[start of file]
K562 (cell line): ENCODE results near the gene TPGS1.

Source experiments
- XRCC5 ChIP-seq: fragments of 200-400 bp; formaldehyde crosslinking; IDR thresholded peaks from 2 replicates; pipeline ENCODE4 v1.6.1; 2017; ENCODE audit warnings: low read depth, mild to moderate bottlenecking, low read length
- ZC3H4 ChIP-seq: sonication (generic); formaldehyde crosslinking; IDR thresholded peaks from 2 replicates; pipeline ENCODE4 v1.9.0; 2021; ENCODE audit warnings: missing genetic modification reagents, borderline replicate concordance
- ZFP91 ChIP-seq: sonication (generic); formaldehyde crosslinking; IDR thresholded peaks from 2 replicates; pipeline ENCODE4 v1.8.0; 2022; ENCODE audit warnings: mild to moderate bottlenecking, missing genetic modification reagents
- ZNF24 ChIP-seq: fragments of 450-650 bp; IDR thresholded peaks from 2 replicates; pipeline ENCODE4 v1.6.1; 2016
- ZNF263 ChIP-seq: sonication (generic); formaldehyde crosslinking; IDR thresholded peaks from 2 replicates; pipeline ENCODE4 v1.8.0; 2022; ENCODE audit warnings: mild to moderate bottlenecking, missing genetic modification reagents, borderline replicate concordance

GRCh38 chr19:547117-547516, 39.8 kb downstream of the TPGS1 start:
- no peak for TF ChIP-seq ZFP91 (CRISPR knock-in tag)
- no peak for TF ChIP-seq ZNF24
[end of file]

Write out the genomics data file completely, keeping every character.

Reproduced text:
K562 (cell line): ENCODE results near the gene TPGS1.

Source experiments
- XRCC5 ChIP-seq: fragments of 200-400 bp; formaldehyde crosslinking; IDR thresholded peaks from 2 replicates; pipeline ENCODE4 v1.6.1; 2017; ENCODE audit warnings: low read depth, mild to moderate bottlenecking, low read length
- ZC3H4 ChIP-seq: sonication (generic); formaldehyde crosslinking; IDR thresholded peaks from 2 replicates; pipeline ENCODE4 v1.9.0; 2021; ENCODE audit warnings: missing genetic modification reagents, borderline replicate concordance
- ZFP91 ChIP-seq: sonication (generic); formaldehyde crosslinking; IDR thresholded peaks from 2 replicates; pipeline ENCODE4 v1.8.0; 2022; ENCODE audit warnings: mild to moderate bottlenecking, missing genetic modification reagents
- ZNF24 ChIP-seq: fragments of 450-650 bp; IDR thresholded peaks from 2 replicates; pipeline ENCODE4 v1.6.1; 2016
- ZNF263 ChIP-seq: sonication (generic); formaldehyde crosslinking; IDR thresholded peaks from 2 replicates; pipeline ENCODE4 v1.8.0; 2022; ENCODE audit warnings: mild to moderate bottlenecking, missing genetic modification reagents, borderline replicate concordance

GRCh38 chr19:547117-547516, 39.8 kb downstream of the TPGS1 start:
- no peak for TF ChIP-seq ZFP91 (CRISPR knock-in tag)
- no peak for TF ChIP-seq ZNF24